Cleaning and checking your impeller

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Many people would just pop in the new mechanical seals, close it up and call it a day. But really, why rush? Since it’s already there, take a couple of minutes to inspect your impeller and clean it up properly. See if anything is stuck inside and for wear and tear. If you do spot any signs of damage, then make sure to note down your impeller model and order a replacement in advance, just in case.

Installing the new Mechanical Seals

Very Important: Wear gloves when handling the new seals. Oils from our hands (human body oils) can cause deterioration to the seals and may lead to premature damaging and leaking in the future. Did you take note of the way the seals were seated before popping them out? Well, if you didn’t, don’t worry! Here’s how they’re put together.

  • Lubricate the white porcelain seal half on the rubber cup on the ceramic seat. Once that’s all nice and lubed up, gently push it into the seal plate, white side up. Set aside.
  • For the other side, push the black spring seal into the pump impeller, with the black polished surface facing away from the impeller.

Closing Everything up

Once the mechanical seals are in, reattach the seal plate and the impeller. Again, secure the pump shaft with a 7/16” wrench then screw in the impeller clockwise. Don’t forget to re-secure the capacitor before closing up the back of the motor. Reassemble everything (don’t forget the diffuser!) and slide the motor assembly back into the pump body. Screw everything back in place, (don’t overtighten even if you’re tempted to do so! Overtightening can cause cracks which can lead to permanent damage) and reattach all of the electrical fittings. Once done, you can reopen the valves and that’s it! You’re done!

Didn't Catch it in time?

Sometimes a mechanical seal doesn't give you warnings and will fail on you causing catastrophic flooding of your pool pump motor. Now, you can always replace the motor itself, but we don't recommend that. A couple of reasons why we don't recommend simply replacing the motor when a a mechanical seal fails are the following:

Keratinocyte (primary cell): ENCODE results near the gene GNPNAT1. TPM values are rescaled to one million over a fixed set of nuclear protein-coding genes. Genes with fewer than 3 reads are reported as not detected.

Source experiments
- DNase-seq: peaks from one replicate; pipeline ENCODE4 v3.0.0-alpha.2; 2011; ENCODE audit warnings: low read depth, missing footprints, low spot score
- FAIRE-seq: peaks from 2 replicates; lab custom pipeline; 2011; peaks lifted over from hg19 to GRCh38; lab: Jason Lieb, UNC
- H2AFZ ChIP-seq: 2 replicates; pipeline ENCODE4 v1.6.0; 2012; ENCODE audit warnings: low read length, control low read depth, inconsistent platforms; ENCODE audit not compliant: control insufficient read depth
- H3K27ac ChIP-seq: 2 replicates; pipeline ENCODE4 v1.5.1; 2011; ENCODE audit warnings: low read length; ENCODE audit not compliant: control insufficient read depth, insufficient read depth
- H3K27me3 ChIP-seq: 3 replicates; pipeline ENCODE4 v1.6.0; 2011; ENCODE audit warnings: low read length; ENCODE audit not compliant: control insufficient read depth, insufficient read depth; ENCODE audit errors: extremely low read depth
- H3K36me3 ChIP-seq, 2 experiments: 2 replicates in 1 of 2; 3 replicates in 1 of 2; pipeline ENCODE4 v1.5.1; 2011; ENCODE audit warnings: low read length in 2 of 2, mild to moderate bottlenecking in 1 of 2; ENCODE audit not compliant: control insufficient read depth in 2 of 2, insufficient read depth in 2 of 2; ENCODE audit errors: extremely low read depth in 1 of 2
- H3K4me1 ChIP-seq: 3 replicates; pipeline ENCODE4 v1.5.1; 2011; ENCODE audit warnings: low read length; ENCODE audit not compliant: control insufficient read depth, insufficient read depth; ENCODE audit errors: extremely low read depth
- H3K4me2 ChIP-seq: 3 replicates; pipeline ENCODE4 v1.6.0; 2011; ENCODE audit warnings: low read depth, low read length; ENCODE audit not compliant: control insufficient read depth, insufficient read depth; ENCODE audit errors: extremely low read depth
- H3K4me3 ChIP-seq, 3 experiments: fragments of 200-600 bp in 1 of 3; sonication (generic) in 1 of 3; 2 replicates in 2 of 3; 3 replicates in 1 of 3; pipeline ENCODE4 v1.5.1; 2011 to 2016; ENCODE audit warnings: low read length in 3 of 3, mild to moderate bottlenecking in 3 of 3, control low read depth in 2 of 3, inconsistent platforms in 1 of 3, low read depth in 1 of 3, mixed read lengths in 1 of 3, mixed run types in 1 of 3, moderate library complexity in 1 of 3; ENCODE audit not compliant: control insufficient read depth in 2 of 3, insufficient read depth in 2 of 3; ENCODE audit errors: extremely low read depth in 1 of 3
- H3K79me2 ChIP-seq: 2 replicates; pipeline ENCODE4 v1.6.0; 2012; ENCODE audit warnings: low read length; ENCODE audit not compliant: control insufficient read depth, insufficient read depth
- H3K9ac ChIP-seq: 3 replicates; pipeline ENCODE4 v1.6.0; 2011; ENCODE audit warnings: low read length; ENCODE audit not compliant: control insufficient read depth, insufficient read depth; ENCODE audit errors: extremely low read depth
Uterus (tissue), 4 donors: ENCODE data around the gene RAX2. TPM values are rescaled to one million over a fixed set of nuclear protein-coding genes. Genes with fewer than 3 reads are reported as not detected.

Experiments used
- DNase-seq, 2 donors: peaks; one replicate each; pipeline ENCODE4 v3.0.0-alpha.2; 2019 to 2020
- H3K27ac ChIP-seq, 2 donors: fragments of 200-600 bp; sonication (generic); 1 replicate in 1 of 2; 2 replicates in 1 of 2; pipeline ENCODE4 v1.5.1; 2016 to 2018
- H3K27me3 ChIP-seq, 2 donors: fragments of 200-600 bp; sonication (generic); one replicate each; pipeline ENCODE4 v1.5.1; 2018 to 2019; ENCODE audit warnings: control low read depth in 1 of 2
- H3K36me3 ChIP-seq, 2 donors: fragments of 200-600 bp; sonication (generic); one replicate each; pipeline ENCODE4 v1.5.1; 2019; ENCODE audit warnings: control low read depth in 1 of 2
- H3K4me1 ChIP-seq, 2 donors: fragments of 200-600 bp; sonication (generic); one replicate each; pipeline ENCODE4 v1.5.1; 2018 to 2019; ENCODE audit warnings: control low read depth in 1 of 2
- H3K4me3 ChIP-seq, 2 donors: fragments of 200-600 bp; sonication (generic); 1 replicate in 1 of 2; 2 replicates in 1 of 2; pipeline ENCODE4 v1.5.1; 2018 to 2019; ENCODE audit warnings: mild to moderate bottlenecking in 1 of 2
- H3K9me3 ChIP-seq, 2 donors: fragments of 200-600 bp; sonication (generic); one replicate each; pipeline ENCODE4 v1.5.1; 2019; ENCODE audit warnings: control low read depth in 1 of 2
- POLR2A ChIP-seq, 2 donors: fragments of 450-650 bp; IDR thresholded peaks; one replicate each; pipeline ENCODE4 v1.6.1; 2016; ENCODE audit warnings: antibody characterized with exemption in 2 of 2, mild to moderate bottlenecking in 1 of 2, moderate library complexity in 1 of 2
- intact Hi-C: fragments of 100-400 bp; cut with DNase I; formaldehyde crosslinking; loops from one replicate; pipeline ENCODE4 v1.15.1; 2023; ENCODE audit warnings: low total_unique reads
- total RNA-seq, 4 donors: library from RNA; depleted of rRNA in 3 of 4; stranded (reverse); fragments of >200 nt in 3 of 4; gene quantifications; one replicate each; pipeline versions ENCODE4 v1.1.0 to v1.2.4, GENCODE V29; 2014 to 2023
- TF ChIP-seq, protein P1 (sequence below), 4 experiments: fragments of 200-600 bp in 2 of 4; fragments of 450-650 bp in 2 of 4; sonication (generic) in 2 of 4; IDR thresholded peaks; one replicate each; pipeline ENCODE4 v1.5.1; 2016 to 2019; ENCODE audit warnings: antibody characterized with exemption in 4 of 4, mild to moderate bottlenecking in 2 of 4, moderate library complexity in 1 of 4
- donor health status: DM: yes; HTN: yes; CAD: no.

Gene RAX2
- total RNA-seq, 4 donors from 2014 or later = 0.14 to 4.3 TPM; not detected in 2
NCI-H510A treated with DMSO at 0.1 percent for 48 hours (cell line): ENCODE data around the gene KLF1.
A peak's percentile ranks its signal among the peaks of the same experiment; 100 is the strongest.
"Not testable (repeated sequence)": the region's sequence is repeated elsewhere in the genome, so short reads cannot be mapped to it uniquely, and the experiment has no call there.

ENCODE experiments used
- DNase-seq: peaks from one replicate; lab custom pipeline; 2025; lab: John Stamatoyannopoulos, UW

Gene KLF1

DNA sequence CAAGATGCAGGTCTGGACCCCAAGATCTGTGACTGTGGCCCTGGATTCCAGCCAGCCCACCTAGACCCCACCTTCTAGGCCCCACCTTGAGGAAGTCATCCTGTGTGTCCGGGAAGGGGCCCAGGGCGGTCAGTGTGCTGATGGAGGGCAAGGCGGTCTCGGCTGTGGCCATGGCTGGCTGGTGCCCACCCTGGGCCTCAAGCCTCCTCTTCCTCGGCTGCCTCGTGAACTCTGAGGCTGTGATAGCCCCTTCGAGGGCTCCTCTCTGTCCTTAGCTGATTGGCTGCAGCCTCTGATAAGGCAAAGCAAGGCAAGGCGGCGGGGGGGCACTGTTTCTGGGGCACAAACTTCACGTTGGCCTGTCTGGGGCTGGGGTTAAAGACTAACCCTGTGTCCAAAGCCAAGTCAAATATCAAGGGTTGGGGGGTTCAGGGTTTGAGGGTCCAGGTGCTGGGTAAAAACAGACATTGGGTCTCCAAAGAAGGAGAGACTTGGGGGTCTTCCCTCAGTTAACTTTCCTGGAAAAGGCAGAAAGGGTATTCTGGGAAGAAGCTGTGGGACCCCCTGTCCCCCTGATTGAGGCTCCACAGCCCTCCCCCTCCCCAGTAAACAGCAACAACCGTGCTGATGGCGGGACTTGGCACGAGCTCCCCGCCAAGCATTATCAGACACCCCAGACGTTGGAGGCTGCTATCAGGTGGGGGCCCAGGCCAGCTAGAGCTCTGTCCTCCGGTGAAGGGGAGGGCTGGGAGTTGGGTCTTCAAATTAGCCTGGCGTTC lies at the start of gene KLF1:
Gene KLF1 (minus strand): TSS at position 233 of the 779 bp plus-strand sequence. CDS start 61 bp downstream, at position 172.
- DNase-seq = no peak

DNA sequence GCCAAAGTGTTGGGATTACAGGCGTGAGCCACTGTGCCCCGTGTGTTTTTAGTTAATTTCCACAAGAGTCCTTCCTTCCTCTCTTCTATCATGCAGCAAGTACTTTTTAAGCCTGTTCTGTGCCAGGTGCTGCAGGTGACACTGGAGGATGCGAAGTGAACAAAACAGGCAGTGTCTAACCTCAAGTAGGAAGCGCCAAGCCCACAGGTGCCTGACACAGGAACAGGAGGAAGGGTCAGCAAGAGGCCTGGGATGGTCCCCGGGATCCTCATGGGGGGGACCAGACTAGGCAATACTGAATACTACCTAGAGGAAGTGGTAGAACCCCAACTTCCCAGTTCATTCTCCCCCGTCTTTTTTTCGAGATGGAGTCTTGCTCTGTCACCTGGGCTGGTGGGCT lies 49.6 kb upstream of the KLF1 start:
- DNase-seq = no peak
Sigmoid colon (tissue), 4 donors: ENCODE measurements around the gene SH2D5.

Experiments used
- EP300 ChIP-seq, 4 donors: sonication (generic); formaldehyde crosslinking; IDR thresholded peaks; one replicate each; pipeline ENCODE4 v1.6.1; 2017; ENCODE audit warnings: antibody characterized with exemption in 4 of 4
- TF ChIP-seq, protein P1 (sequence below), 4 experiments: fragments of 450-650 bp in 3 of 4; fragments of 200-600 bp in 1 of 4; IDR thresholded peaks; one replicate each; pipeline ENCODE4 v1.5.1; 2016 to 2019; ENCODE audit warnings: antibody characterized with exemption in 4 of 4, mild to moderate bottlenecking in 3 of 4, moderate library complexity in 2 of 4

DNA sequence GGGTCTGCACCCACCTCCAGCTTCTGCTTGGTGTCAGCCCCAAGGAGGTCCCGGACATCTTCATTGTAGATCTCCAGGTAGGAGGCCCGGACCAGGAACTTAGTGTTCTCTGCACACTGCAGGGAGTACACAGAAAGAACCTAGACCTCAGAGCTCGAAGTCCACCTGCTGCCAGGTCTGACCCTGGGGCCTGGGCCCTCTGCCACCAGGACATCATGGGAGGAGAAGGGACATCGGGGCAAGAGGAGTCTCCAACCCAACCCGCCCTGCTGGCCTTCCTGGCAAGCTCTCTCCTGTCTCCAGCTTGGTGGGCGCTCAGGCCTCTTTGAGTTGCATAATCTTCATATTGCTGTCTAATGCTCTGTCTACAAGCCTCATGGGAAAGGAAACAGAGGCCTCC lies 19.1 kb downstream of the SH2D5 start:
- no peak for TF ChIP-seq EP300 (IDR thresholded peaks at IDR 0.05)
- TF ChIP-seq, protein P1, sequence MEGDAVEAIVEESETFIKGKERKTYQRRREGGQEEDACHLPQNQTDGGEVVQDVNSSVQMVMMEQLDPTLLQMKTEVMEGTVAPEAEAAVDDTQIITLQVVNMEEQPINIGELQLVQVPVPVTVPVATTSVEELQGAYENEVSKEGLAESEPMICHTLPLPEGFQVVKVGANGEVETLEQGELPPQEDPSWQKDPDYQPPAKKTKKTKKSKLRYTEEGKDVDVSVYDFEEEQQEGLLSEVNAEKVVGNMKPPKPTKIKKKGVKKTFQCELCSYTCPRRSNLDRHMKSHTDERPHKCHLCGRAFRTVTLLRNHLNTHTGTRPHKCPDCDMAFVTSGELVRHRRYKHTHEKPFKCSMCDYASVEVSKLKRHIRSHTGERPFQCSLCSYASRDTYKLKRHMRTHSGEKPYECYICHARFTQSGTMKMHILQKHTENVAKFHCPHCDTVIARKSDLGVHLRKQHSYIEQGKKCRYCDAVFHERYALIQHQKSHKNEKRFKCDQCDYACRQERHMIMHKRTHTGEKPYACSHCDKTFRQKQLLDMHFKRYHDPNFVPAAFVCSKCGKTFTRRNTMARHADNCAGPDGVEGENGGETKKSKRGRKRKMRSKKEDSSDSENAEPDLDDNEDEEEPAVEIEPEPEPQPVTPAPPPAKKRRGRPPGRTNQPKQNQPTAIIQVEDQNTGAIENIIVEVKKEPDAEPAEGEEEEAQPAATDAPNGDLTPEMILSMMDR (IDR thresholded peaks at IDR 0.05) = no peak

• Replacement motors are pricey, they can run up to about half the price of a brand new pump.
  • A sudden mechanical seal failure can also be a symptom of something else wrong in the pump (excess vibration and other problems) and it may happen again to your brand new motor.

 

In cases of mechanical seal failures causing motor failture, we recommend to simply replacing the whole pump itself, that way you'll be assured that the failure doesn't reoccur anytime soon, plus you'll have the peace of mind of a brand new warranty just in case. Browse our collection of pool pumps by clicking the button below.

BUT in cases where a pump simply dies or fails without a mechanical seal failure then a motor replacement can be a good option to go for.

Conclusion

Replacing a mechanical seal takes about 2 minutes and the part only costs a few dollars, what takes time is taking everything else apart. But this little maintenance trick will save you hundreds, if not thousands of dollars down the line so when you see your pump leaking near the middle or near the motor part, get yourself a new mechanical seal and fix it asap!

Do you have any questions about this topic or the featured products? No worries, we're here to help! Drop us a question down below and we'll get back to you ASAP.

Happy swimming :)

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Written By

Timothy Te

Pool Guru at Mr Pool Man